Infinity Crusade #5 (1993), page 7 by Ron Lim & Al Milgrom – $555


Previous sale: $700 in April 2018

The inverse of the above occurred here, with this Infinity Crusade page falling roughly 20% over the same timeframe. Why did two Lim cosmic pieces from roughly the same period fare so differently? Well, IC isn’t the bedrock of ’90s Marvel Cosmic and the Marvel Cinematic Universe that IG is, so pages from this series aren’t nearly as coveted. And of course, Thanos is nowhere to be found on the page, so it doesn’t benefit from that mighty “Thanos Tax”!


Daredevil #237 (1986), cover by Keith Pollard & John Romita Sr. – $3,710


Previous sale: $9,000 in December 2017

The seller can probably relate to Daredevil’s pain on this cover. A staggering $5,290 (nearly 60%) plunge in 12 months is an extreme example of the perils of flipping OA. However, in this case, it isn’t solely attributable to overexposure of the piece. The huge drop likely arises from ComicConnect’s December 2017 item description not mentioning that Daredevil is a production stat, and is not original art! Though there’s original art underneath that stat, the seller likely bought this piece on the assumption that the published DD image was original pencils and inks. The December 2018 ComicLink listing did state these facts, so the current buyer was aware that a good chunk of this cover was not original art, and paid correspondingly less than $9k.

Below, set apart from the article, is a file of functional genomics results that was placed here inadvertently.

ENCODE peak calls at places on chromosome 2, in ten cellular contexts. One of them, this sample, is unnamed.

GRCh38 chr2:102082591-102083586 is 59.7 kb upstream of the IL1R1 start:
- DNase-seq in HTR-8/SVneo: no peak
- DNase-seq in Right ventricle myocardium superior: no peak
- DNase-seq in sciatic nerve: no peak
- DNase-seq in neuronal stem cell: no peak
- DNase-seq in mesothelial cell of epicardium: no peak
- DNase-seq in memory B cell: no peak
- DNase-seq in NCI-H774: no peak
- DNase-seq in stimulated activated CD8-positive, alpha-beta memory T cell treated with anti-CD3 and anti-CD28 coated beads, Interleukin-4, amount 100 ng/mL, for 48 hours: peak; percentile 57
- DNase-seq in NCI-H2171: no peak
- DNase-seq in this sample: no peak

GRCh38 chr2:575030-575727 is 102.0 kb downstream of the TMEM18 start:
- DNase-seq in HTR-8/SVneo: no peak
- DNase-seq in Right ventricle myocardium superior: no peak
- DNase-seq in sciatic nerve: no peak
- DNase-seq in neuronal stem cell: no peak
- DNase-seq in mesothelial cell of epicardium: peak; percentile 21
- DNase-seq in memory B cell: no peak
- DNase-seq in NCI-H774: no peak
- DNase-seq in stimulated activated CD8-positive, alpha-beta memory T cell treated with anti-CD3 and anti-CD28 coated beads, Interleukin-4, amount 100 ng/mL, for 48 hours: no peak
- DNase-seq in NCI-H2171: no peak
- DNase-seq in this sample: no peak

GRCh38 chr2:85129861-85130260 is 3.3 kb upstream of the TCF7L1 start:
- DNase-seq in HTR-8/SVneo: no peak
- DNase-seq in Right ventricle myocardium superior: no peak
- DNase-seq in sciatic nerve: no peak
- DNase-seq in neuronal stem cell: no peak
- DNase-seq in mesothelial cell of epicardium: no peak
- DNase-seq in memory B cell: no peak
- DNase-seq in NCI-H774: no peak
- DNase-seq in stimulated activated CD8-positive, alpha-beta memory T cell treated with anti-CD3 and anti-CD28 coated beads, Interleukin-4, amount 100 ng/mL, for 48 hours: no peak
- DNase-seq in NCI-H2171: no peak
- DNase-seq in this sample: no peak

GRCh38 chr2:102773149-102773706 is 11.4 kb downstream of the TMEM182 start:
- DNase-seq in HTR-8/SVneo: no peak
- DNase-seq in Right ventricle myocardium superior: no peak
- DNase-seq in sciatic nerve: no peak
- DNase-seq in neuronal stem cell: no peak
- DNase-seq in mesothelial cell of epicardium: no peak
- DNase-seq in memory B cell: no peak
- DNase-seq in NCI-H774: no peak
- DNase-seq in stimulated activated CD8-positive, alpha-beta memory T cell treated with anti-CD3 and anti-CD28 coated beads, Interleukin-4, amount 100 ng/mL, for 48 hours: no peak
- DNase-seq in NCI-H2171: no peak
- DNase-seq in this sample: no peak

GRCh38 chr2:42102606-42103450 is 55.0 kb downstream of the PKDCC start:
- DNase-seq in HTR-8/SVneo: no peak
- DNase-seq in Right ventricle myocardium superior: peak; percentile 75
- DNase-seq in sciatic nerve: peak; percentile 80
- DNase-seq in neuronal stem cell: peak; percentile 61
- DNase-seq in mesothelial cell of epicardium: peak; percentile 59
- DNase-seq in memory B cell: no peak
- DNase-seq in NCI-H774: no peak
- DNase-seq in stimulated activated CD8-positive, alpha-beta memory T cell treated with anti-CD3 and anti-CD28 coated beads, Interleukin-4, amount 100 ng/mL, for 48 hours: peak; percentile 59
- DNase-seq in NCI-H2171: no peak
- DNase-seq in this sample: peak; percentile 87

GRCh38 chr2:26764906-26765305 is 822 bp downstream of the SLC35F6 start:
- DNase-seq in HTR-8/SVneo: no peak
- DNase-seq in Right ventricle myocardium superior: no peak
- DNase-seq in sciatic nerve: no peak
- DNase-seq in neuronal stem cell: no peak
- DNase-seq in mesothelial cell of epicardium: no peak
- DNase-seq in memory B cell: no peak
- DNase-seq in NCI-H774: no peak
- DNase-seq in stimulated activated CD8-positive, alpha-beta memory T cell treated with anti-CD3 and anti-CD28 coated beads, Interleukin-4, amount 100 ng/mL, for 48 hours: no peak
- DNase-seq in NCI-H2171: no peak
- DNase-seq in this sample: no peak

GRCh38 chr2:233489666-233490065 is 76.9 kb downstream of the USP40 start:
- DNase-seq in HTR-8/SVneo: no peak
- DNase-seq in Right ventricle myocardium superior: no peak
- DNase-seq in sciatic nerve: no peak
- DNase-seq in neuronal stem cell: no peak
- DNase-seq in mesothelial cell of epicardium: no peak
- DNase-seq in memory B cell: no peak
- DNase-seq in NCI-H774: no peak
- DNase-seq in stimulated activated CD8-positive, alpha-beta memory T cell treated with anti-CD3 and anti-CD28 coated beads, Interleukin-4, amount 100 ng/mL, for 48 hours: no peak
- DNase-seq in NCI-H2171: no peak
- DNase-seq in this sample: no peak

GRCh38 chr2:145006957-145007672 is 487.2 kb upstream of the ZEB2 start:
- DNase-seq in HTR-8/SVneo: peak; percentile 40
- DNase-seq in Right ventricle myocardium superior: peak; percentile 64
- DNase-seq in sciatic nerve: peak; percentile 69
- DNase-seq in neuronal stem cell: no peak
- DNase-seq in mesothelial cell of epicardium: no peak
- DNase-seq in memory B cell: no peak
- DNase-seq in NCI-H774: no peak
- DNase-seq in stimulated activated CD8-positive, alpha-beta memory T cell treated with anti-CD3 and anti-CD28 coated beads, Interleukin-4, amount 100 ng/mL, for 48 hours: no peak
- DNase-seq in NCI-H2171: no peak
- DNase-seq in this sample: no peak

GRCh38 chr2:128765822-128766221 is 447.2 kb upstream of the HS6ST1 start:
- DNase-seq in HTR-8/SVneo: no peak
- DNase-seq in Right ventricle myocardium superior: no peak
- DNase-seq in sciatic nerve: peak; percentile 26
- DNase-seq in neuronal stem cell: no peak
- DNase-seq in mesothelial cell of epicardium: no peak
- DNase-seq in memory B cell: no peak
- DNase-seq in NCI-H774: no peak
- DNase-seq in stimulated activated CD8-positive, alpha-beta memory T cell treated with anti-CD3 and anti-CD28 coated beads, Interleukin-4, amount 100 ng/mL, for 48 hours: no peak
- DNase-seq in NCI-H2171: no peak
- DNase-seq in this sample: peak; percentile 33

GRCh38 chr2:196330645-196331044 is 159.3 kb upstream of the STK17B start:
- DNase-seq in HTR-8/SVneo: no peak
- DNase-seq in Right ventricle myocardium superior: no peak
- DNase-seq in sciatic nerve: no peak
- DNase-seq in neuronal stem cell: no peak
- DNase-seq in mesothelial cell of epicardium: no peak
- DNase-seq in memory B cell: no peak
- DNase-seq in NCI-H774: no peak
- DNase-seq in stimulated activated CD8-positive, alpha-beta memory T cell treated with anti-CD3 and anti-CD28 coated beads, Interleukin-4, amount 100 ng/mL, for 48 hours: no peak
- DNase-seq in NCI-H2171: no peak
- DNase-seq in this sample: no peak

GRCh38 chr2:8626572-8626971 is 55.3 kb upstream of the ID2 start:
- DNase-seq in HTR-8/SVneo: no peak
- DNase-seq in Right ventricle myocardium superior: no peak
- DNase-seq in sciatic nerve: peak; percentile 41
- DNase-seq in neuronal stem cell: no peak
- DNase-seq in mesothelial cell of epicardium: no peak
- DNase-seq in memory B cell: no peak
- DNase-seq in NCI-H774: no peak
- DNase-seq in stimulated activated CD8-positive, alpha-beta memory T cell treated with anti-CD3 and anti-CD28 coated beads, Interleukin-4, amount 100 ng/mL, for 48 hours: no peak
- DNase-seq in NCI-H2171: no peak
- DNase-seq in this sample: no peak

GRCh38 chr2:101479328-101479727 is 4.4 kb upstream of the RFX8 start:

X-Men #32 (1967), page 11 by Werner Roth & John Tartaglione – $3,100


Previous sale: $3,700 in September 2017

I’d previously covered this page in that September 2017 article, so there isn’t much to say other than it’s a straightforward illustration of how flipping artwork too quickly normally doesn’t end well (-16% hammer price). Since Roth X-Men OA values haven’t noticeably risen in a few years, they still remain good value for vintage mutant art!


Daredevil: Yellow #1 (2001), page 10 by Tim Sale – $950


Previous sale: $1,000 in April 2017